Here is the front page of a website that you might find interesting
URL is http://www.infoshop.org/biotechwatch.html
News about biotechnology, genetically-engineered foods (GE) and activist
campaigns to control this technology.
* Sainsbury's ban GM foods from own-brand range
* Organic groups crafting nationwide guidelines
* Financial threat in Frankenstein foods
* Gene remark shocks Farmers
* A question of breeding
* Bioengineered Crops Raise Question Of Tampering With Nature
* RACHEL Report On Genetically Altering The World's Food
* Secret Report On GM Foods Revealed
* U.S. helps foil treaty on genetically modified crops
* Australia helps sink genetic food treaty
* 'Frankenstein food' scare rocks Britain
* Monsanto pushes benefits of GM foods to the environment
* Greenpeace Calls For Nat'l Import Bans On GE Crops
* Seeds of dissension
* U.S., others sink talks on biogenetics regulation
* U.S. Lawsuit Seeks Withdrawal Of Bio-Engineered Crops
* Moratorium on Genetic Engineered Foods in U.K. for 5 Years?
* Legal "Terminator" Threatens Francophone Africa's Farmers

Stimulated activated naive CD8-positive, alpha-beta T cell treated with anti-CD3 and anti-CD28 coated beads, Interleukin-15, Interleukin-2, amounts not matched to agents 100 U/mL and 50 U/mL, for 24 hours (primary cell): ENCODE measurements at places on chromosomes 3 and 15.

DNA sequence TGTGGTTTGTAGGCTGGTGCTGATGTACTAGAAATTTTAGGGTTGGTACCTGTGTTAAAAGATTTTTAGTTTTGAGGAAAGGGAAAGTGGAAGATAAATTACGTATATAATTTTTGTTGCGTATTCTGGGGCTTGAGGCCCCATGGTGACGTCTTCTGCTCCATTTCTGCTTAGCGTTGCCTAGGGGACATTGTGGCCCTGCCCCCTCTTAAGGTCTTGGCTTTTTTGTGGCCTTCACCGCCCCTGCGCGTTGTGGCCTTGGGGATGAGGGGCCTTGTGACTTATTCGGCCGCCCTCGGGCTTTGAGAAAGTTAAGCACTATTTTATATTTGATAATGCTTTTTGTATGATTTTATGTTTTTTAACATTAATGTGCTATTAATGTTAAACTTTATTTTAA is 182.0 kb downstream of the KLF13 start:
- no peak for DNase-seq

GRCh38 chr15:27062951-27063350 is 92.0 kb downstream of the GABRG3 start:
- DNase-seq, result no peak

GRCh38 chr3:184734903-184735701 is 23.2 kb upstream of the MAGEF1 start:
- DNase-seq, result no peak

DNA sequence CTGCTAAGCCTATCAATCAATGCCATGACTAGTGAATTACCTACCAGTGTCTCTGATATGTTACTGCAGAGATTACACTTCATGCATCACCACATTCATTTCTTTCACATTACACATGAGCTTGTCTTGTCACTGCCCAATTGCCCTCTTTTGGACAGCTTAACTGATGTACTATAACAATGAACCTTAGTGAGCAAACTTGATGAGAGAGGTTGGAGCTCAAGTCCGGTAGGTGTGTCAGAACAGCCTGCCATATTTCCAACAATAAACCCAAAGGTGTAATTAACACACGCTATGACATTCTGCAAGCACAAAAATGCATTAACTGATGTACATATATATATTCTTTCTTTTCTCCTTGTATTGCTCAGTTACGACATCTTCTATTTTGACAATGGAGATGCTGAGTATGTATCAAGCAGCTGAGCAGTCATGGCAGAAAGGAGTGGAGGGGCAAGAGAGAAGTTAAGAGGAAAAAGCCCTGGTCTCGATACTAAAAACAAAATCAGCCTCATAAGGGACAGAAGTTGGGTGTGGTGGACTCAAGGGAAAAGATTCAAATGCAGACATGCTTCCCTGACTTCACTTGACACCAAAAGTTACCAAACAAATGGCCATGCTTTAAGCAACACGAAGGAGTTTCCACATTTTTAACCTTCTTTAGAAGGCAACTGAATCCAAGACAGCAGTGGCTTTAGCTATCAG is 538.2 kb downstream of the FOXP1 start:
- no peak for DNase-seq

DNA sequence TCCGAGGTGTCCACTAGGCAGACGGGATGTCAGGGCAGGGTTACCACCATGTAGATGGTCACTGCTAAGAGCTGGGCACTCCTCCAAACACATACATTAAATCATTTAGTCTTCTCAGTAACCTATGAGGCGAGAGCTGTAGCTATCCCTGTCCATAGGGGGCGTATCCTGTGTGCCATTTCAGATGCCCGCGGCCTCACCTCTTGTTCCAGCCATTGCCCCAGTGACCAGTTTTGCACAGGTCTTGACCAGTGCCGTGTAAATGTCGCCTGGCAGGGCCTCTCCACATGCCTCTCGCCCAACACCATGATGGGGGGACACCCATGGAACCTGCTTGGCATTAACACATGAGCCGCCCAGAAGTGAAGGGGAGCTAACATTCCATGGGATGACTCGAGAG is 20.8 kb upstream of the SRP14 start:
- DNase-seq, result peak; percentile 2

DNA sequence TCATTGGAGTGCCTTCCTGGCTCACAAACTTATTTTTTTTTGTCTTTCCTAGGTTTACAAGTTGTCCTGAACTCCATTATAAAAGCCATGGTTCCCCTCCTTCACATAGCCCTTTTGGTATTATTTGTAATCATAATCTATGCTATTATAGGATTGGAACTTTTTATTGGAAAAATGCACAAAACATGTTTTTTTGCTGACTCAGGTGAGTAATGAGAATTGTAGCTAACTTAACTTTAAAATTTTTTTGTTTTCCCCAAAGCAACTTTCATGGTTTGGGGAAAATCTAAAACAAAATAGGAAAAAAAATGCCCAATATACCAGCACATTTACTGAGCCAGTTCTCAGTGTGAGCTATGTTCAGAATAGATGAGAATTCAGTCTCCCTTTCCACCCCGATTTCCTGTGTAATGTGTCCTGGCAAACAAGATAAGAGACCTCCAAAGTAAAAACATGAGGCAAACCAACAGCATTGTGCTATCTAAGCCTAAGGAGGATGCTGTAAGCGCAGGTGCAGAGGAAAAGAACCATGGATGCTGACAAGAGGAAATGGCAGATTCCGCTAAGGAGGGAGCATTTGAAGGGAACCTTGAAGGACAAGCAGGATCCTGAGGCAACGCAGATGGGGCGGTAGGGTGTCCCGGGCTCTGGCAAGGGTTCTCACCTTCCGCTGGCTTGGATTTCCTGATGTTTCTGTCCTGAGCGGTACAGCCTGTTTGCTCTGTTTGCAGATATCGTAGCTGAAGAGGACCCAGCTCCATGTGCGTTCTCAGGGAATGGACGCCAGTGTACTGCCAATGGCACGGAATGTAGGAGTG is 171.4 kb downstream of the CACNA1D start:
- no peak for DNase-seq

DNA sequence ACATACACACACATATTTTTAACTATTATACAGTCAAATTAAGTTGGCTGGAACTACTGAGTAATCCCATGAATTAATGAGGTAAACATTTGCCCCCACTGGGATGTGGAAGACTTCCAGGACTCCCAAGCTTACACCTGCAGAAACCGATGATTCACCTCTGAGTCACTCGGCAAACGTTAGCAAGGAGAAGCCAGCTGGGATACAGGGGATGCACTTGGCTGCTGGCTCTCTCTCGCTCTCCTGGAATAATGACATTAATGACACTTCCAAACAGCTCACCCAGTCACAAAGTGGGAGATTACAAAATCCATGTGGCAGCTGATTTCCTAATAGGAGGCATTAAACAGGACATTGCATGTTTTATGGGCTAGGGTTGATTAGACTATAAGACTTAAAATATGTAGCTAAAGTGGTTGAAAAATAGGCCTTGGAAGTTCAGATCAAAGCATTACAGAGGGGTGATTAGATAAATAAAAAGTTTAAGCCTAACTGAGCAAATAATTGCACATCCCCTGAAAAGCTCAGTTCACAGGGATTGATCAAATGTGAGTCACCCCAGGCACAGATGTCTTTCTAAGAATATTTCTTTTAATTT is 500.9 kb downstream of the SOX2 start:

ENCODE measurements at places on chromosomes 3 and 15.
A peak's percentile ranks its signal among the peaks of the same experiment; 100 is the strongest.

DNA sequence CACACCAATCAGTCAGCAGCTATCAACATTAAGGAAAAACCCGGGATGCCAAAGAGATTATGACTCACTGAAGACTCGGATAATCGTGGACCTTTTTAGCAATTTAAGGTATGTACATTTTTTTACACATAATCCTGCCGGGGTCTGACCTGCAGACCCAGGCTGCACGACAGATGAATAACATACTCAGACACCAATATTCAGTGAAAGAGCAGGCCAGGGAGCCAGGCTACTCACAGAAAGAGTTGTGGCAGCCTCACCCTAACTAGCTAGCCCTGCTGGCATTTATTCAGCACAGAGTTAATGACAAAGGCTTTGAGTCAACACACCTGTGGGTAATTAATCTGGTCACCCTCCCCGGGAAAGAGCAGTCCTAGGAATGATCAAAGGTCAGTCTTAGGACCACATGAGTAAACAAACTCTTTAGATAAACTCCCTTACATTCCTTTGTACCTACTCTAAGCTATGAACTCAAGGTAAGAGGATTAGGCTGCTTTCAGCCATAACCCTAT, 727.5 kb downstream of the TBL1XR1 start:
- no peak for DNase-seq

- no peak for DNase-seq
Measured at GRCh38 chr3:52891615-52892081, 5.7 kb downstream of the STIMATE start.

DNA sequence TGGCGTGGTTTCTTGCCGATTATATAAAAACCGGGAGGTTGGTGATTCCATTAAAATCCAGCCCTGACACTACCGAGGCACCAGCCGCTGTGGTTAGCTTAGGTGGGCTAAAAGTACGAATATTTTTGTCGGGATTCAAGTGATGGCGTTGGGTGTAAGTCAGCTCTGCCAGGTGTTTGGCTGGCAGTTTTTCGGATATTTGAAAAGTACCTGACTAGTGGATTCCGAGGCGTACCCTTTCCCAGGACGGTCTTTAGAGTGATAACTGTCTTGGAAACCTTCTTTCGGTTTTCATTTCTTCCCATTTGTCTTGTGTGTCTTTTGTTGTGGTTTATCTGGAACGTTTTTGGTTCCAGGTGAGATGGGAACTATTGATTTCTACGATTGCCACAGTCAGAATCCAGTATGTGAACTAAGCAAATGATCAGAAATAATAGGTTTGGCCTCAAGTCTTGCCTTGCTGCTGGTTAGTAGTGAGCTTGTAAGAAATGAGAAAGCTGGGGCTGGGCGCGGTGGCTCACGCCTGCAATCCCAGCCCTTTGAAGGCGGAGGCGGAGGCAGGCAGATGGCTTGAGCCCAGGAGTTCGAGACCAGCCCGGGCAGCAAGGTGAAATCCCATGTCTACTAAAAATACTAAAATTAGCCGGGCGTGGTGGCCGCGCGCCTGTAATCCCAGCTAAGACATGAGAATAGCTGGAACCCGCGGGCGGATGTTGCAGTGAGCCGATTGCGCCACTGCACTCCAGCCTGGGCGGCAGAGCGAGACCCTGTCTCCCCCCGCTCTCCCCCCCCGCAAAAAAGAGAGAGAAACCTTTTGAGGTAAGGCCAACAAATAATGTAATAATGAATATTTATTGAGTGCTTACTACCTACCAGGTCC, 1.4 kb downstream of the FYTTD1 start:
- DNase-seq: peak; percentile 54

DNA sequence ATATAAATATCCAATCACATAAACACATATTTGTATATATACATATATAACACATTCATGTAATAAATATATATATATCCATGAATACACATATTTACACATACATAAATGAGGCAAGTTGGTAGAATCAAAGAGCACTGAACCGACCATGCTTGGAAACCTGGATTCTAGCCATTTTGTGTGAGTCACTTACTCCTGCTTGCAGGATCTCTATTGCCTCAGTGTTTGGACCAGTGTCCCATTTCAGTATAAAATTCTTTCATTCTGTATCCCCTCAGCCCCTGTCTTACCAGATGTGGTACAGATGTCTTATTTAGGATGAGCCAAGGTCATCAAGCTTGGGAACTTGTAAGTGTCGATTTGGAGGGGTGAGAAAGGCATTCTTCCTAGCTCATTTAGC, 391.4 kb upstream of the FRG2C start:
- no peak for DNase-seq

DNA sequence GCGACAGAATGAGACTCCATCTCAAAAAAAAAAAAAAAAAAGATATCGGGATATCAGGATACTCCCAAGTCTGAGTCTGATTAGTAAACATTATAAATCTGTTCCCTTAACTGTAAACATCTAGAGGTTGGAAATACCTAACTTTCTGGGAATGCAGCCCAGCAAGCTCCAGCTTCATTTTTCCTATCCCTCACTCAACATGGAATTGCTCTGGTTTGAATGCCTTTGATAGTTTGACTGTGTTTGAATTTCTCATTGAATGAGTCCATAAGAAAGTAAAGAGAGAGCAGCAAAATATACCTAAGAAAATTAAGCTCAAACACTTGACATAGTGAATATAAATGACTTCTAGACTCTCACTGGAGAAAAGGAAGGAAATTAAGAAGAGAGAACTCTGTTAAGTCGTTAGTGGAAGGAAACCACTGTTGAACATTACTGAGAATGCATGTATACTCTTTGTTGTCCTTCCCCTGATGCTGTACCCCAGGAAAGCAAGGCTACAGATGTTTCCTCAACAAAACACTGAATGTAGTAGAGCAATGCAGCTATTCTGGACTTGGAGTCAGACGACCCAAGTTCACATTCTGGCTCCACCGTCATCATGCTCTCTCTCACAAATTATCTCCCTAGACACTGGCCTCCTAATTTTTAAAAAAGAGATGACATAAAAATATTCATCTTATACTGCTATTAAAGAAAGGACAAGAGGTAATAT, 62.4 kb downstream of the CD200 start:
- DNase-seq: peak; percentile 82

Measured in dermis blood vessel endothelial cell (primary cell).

Financial Times (London) March 27, 1999
Iceland founder acts ahead of the pack
Malcolm Walker, founder of frozen food retailer Iceland, announced the
removal of genetically modified ingredients from the group's own label
products long before the current furore persuaded J Sainsbury and Marks
and Spencer to follow suit. This week he reported a bounce back in annual
profits from L43.5m to L55.1m. Page 20
The Toronto Star March 28, 1999
LEADING THE CHARGE AGAINST MONSANTO
BODY: I wrote last week of India's farmers leading the last cavalry charge
against the big guns of Monsanto. Just about everyone is at war with
Monsanto over its newest technological achievements involving genetically
-modified crops and plants. Those few who are on Monsanto's side include
the United States and world powers such as Panama, Peru, and Canada.
In February, members of the European Parliament voted to restrict further
importation of certain GM products until sufficient study had been done
with respect to possible dangers to human health and the environment. Our
own government, apparently without a mind of its own, has followed the
American lead which is to leave it to the free market to decide. The
exception to this was the bovine growth hormone BST, a Monsanto product
that boosts milk production in cows.